AFTD Volunteer Katie Brandt Named Co-Chair of the NAPA Advisory Council



Katie Brandt, AFTD volunteer and former Regional Coordinator Volunteer, was named co-chair of the National Alzheimer’s Project Act (NAPA) Advisory Council this month.

NAPA was developed for the purpose of leveraging and expanding the federal government’s efforts to help change the trajectory of Alzheimer’s disease and related dementias (ADRD), including FTD. The Advisory Council was formed in 2011 to lead NAPA, and advise the Secretary for Health and Human Services on the need to create, coordinate, and condense programs in order to improve the health outcomes of people with ADRD and reduce the financial burden of these conditions on those with the diseases, their families, and society. The council is comprised of 11 public members, representing various federal agencies, and 12 private members, including medical experts, healthcare professionals, family caregivers and dementia advocates.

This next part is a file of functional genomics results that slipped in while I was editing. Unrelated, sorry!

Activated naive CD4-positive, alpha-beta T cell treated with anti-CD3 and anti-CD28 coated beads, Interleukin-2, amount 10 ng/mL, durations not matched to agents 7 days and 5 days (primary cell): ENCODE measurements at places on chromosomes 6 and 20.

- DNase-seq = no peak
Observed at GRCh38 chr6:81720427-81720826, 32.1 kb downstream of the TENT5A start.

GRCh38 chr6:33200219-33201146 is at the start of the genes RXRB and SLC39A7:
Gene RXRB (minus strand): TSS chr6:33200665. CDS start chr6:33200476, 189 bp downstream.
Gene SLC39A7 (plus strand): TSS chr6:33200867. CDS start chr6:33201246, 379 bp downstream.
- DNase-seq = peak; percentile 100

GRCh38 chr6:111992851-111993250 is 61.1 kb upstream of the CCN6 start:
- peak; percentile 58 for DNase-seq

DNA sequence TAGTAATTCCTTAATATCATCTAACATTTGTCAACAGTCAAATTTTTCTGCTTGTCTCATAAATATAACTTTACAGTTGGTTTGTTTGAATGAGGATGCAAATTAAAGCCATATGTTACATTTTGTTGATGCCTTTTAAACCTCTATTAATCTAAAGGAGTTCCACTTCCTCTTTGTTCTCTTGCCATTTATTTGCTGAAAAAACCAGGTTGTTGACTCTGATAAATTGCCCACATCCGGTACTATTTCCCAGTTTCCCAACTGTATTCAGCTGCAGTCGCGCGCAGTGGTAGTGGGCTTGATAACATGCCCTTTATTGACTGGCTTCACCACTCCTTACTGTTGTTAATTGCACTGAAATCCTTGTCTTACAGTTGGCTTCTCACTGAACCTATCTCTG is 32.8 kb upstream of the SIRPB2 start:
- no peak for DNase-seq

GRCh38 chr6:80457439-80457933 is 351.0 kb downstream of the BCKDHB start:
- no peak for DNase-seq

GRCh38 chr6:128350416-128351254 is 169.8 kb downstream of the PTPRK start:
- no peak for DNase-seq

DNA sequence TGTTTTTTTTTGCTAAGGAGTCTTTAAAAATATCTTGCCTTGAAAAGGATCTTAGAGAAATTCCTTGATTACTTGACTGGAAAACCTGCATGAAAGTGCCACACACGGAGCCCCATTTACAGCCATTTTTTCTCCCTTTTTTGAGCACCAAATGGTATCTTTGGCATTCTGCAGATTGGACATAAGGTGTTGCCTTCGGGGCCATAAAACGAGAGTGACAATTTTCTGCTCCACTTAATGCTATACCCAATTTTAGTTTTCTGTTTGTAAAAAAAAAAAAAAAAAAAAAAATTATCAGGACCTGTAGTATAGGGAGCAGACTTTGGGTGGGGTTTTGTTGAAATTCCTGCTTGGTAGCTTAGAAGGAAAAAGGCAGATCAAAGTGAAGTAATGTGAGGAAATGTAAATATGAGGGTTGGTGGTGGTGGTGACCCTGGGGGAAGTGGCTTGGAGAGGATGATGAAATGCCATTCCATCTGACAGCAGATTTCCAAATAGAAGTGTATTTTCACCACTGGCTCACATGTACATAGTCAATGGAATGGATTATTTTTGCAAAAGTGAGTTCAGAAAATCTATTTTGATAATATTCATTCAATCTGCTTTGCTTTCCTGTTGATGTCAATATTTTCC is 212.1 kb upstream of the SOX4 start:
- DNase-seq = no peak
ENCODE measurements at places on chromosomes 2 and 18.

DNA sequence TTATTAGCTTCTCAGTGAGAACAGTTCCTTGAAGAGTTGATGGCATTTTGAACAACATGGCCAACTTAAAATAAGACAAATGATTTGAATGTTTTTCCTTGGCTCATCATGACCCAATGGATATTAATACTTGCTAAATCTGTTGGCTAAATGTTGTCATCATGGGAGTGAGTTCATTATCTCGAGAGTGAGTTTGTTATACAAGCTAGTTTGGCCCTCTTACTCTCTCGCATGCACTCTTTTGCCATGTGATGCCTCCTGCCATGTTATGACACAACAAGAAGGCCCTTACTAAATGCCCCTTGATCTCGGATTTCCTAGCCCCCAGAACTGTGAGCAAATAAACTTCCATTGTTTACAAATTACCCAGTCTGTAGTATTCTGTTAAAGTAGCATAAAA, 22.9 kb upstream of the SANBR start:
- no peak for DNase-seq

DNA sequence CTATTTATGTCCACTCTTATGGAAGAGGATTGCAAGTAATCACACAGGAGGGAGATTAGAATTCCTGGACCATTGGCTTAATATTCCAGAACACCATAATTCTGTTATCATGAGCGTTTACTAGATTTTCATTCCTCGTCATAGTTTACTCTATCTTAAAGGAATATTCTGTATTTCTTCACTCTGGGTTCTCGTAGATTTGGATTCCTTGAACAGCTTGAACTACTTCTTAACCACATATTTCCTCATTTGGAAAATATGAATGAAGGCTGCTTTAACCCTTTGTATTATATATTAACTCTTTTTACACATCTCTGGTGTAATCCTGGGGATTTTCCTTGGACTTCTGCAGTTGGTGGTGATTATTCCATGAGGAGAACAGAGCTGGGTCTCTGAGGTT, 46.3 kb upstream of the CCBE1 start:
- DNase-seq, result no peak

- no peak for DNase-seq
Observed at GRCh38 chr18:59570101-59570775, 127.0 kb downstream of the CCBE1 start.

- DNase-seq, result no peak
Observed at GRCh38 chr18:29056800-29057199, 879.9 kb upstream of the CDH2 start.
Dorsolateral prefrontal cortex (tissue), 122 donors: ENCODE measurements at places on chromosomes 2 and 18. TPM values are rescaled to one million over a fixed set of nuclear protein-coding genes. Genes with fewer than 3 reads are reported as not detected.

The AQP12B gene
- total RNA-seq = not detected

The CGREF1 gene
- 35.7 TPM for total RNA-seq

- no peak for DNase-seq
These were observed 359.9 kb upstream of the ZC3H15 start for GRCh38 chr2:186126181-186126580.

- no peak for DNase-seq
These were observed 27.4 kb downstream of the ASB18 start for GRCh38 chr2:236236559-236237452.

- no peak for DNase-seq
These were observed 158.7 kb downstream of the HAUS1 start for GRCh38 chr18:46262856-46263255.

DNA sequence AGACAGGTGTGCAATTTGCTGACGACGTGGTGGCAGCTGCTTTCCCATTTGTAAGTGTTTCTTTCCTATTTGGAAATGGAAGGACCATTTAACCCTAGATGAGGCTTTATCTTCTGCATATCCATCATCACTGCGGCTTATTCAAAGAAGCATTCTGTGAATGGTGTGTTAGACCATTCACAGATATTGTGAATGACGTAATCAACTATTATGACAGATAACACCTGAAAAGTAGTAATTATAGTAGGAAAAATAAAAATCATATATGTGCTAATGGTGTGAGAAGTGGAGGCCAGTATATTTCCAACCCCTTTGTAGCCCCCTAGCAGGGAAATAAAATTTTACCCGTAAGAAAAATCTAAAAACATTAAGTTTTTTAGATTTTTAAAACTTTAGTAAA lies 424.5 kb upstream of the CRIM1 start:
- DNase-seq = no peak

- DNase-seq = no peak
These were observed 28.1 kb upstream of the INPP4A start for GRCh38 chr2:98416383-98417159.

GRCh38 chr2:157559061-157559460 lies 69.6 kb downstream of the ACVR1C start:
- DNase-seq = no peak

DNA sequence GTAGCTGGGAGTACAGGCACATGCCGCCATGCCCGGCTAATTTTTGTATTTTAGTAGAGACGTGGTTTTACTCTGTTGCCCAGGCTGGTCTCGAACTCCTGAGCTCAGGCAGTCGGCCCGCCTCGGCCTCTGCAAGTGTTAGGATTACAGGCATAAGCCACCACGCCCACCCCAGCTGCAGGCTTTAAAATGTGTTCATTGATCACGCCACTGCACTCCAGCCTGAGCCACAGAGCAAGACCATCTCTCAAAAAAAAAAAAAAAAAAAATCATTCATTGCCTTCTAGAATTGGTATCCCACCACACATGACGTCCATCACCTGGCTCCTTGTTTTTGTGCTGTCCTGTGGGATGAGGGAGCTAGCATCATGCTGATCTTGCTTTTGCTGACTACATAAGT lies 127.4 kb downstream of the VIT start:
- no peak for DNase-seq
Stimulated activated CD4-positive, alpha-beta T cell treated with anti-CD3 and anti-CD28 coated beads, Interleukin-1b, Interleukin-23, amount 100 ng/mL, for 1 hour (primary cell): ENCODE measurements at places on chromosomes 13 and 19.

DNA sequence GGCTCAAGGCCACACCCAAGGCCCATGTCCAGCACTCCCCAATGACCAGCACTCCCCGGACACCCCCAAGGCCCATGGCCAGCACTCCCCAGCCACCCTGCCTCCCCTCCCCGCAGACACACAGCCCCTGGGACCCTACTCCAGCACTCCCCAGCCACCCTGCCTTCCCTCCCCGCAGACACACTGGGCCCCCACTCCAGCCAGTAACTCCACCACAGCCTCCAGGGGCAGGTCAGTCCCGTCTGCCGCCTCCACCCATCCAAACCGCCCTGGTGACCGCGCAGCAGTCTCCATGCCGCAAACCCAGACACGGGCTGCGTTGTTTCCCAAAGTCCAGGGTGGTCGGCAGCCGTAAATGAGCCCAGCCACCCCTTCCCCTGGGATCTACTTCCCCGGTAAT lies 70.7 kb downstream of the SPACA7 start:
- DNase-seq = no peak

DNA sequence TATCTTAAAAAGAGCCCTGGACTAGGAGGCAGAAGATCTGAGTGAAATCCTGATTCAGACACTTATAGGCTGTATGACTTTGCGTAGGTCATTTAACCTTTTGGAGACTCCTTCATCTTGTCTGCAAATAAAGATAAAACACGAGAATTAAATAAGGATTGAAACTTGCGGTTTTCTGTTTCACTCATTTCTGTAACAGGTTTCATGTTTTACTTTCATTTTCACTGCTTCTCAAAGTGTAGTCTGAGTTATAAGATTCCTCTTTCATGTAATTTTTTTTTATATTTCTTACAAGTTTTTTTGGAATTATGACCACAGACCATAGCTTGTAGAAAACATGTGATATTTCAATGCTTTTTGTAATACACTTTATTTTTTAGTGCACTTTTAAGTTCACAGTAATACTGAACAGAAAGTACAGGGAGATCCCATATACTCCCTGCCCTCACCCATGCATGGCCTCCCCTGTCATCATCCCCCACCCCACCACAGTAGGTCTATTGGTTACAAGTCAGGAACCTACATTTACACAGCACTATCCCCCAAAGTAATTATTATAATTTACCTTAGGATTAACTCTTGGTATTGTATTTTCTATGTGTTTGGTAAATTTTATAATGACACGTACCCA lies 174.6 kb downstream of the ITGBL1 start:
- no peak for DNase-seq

Brandt’s assignment as co-chair of the Council represents a major step forward in representation for FTD on the national stage. In addition to her current role as Director of Caregiver Support Services and Public Relations for the Massachusetts General Hospital Frontotemporal Disorders Unit, Katie has experience as a care partner to her late husband, Mike, who was diagnosed with FTD at age 29, and to her father who is currently living with Alzheimer’s disease. Brandt has worked tirelessly to raise awareness of FTD, and to advance and improve services for families impacted by the disease. She currently serves as co-facilitator for the Boston-area AFTD-affiliated support group that she was connected to during Mike’s illness, and appears in the PSA, Think It’s Alzheimer’s? Think Again, developed through a partnership between AFTD and Discovery.

Allan Levey, MD, PhD, director of Emory University’s Alzheimer’s Disease Research Center and chairman of its Department of Neurology, will serve as co-chair alongside Brandt.

For more information on the National Alzheimer’s Project Act (NAPA) and the work of the Advisory Council, click here.